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What the Locals Talk About in Oaxaca, Mexico

  • Kim Groves
  • 6 November 2012

Our best and most memorable experiences of travel often come from the meaningful conversations we have with the local people that we meet. These conversations grant us a special glimpse into the daily lives they lead and genuinely connect us to a place that we once considered foreign.

Fundacion En Via, Oaxaca Mexico - Conversations

Visitors on an En Vía tour get a chance to have meaningful conversations and make connections with the local people in Oaxaca, Mexico. Photo courtesy of Kim Groves

In Oaxaca, in the south of Mexico, a non-profit microfinance organisation named Fundación En Vía runs tours to connect travellers to local women entrepreneurs, and then supports these women and their business goals by using the tour fees to provide them with interest-free loans. The tours provide a unique travel opportunity.

From the Local Host’s Perspective

Imagine being invited warmly into the homes of local people and their families. Imagine sitting down in a living room, patio or workshop and having a conversation with a local woman about what it is really like to live and work in her town. Imagine getting off the beaten tourist path and, at the same time, making a positive difference to a community. Imagine the conversations the women will have about you after you leave!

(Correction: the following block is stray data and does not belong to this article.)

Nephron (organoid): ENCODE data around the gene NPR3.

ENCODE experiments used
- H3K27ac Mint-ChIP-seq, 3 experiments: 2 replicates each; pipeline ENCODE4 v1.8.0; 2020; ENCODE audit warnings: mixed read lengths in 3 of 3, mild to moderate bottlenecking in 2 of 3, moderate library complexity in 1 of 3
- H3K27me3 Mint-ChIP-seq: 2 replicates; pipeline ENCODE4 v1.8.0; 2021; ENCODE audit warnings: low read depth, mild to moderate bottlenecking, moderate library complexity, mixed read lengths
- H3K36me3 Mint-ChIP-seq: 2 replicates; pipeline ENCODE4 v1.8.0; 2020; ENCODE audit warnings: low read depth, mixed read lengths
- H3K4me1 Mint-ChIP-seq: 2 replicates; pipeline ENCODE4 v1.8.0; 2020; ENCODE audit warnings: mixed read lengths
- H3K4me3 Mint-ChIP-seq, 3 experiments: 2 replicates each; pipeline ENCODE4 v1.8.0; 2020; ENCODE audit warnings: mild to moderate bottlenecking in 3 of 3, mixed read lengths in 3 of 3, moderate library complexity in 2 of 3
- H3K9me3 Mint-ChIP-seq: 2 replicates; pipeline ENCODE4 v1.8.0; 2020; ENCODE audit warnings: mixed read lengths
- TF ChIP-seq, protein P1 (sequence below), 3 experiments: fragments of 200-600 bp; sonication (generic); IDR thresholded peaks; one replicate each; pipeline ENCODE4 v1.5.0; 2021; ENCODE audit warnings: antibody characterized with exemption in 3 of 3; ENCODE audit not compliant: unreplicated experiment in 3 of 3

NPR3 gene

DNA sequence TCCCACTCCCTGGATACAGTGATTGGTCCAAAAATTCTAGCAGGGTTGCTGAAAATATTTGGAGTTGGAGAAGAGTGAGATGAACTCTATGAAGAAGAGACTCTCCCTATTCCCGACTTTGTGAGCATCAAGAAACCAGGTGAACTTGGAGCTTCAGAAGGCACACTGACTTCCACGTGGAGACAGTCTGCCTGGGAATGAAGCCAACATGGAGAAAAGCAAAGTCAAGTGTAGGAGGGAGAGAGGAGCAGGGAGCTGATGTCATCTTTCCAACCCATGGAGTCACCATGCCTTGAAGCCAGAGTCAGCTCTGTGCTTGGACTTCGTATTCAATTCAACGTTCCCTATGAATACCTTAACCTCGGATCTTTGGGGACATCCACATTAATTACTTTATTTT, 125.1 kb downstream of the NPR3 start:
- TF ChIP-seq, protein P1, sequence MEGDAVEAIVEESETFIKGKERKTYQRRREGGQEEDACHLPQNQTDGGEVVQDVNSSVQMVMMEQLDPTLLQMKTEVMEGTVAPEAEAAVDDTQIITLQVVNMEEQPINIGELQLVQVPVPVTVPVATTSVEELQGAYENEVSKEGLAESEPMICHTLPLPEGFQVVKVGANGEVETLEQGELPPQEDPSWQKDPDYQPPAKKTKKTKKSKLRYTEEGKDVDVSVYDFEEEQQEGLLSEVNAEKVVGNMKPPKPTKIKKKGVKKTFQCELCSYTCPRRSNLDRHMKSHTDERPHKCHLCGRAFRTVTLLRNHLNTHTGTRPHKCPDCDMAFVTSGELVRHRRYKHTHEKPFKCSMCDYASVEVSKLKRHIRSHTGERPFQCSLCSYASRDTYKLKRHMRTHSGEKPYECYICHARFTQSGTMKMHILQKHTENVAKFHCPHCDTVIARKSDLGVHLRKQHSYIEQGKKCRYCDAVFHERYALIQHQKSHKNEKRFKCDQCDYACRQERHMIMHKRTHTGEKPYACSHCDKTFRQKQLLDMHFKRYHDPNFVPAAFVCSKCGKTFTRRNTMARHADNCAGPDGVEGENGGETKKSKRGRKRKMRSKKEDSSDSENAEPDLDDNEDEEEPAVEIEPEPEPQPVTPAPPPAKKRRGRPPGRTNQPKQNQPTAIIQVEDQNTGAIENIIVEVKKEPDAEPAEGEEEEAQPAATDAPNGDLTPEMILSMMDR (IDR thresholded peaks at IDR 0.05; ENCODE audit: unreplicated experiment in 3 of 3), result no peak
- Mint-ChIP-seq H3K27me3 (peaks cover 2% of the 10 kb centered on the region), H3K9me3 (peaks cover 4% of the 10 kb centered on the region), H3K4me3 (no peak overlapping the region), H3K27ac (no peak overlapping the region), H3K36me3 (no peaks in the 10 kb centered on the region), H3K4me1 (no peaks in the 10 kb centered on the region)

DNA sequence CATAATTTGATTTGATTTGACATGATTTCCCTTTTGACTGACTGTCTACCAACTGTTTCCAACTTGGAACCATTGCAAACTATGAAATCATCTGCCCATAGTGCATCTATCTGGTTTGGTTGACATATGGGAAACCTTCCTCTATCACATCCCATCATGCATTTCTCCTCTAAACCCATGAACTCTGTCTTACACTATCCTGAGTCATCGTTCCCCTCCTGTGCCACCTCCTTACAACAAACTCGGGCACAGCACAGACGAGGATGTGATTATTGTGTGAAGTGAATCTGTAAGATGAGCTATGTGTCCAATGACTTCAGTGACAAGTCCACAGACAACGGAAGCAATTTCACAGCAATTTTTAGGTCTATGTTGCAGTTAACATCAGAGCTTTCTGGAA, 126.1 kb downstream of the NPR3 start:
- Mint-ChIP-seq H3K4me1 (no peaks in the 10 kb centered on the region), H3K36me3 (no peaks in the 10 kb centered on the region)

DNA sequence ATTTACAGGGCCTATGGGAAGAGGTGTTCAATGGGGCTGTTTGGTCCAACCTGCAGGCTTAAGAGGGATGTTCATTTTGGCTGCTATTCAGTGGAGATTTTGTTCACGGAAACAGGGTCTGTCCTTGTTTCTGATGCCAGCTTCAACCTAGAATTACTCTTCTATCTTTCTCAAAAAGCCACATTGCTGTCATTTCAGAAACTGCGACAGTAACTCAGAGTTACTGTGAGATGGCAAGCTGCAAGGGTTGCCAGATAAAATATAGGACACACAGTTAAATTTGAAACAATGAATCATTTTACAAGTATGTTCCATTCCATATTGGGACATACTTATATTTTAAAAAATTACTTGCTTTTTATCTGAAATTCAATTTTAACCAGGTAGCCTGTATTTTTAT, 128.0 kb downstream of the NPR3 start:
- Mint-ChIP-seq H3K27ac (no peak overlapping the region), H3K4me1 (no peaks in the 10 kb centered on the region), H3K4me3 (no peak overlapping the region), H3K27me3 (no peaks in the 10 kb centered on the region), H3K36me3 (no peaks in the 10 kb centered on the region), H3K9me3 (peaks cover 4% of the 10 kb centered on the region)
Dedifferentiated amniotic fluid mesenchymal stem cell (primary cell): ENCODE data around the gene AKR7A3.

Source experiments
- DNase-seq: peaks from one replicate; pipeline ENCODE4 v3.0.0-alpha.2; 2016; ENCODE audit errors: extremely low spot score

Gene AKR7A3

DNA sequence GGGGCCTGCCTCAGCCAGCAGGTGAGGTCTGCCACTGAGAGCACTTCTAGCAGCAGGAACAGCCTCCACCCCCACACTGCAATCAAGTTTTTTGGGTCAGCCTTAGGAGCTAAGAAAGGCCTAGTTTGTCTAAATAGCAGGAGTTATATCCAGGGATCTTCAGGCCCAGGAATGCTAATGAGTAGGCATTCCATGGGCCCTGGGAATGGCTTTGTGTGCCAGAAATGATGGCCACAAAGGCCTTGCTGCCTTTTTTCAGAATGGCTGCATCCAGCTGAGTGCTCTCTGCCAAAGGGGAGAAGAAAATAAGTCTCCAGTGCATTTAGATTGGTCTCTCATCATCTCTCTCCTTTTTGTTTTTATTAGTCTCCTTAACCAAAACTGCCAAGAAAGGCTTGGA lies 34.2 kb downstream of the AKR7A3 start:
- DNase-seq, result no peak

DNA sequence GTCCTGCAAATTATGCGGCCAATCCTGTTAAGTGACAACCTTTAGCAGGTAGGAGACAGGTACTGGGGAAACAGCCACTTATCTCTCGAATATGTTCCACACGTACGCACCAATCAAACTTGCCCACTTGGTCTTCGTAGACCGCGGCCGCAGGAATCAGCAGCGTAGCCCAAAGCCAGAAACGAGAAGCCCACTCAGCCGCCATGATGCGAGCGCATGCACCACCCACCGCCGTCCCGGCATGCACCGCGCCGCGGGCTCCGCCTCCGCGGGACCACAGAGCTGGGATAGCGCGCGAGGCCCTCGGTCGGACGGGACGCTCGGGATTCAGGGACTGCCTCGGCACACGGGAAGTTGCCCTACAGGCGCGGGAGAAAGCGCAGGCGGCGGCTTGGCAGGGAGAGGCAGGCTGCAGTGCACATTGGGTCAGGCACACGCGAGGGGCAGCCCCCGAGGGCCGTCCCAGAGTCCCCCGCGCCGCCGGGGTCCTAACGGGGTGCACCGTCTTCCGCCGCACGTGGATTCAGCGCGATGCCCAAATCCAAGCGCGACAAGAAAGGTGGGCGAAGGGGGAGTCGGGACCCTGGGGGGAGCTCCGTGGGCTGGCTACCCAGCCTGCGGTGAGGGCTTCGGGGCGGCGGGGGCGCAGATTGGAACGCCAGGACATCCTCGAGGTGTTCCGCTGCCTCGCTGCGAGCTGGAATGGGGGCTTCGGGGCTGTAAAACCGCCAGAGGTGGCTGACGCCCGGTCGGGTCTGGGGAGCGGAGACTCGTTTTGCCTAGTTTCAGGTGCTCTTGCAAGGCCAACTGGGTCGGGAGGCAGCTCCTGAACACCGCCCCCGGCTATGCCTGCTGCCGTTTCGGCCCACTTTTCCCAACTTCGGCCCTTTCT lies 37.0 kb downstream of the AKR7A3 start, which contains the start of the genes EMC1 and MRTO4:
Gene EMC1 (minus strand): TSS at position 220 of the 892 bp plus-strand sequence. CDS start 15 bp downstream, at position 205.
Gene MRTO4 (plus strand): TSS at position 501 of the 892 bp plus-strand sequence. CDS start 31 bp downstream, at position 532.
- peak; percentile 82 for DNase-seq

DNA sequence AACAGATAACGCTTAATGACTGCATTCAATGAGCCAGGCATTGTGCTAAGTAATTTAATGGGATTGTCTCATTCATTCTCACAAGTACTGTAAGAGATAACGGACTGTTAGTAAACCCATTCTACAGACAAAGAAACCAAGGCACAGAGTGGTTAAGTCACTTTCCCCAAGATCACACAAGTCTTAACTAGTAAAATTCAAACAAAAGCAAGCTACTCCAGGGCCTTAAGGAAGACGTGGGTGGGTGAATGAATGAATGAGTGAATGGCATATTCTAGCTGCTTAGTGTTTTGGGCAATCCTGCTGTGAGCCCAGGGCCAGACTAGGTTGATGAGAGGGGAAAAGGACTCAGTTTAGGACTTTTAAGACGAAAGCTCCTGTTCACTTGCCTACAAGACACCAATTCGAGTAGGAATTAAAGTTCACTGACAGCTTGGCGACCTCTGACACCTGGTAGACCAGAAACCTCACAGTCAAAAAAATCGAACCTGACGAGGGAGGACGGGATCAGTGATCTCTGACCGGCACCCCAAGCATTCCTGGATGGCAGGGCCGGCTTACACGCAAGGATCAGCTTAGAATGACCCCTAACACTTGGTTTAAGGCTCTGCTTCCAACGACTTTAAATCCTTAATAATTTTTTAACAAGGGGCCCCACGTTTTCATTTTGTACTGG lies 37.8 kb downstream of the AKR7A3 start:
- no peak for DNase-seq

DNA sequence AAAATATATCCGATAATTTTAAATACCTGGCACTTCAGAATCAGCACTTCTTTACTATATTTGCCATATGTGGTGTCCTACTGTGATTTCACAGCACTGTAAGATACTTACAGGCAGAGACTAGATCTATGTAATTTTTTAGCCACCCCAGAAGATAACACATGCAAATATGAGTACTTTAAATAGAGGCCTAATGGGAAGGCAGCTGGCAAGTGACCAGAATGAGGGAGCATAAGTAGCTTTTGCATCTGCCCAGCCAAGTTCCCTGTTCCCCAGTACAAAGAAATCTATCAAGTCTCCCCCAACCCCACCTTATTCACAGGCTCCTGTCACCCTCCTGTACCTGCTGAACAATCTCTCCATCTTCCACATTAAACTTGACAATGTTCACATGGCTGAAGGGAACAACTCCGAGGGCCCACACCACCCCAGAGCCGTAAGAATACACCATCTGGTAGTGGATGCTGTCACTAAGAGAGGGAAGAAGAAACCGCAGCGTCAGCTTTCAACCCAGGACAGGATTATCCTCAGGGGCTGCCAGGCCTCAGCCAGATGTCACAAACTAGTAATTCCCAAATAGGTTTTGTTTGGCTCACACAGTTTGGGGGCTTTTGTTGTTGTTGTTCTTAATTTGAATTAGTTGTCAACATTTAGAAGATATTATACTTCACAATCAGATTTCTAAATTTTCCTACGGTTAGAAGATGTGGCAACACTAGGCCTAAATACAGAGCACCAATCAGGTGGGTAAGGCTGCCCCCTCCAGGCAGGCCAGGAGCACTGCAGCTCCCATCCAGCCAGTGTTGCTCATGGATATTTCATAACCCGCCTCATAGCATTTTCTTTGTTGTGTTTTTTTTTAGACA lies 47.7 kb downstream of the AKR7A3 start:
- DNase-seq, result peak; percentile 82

We often hear the story of the traveller. By listening to his or her recounted experiences, through humour or reflection, we learn about the world and the beautiful and distinct cultures in it. However, in keeping with the spirit of local travel, these stories are not lived only by travellers; the interactions that created these moments were shared and the conversations two-sided. But we rarely have the opportunity to hear from those people – the local hosts – who were met by the travellers.

Fundacion En Via, Oaxaca Mexico - Pilar in Oaxaca Mexico

Microloan borrower, Pilar, and her little boys in their town of Abasolo, Oaxaca, Mexico. Photo courtesy of Kim Groves

To give that perspective, a few women from the En Vía program here share their own experiences and stories about meeting and welcoming travellers in their homes and communities on the En Vía tours.

Rosa, Pilar, Victoria and Carmen Talk Travel

Rosa, from Santo Domingo Tamaltepec, addressing a small group of visitors, expressed her amazement that they had all made the effort to come to visit her small town. “I just can’t imagine you all getting on airplanes in different places and suddenly being here to see us,” she said from behind the counter of her small corner store. Later she made me smile when she added, “A young man from Ireland bought some drinking chocolate from my shop during the last visit, but he told me he was single, so I still wonder if he knew how to make it when he got home.”

Pilar from the town of Abasolo was also excited to reflect on the experience of receiving a tour with En Vía to her home. “The visitors were very interested in the tools we use to sow the beans and garlic,” she said, “and my son and I were excited to show them the pair of sheep we had bought especially with the loan.”

Fundacion En Via, Oaxaca Mexico - Santo Domingo Tomaltepec

As stories are shared, Sabina, Marina and Florina guide a tour group through the streets of their town, Santo Domingo Tomaltepec in Oaxaca, Mexico. Photo courtesy of Kirsten Leikem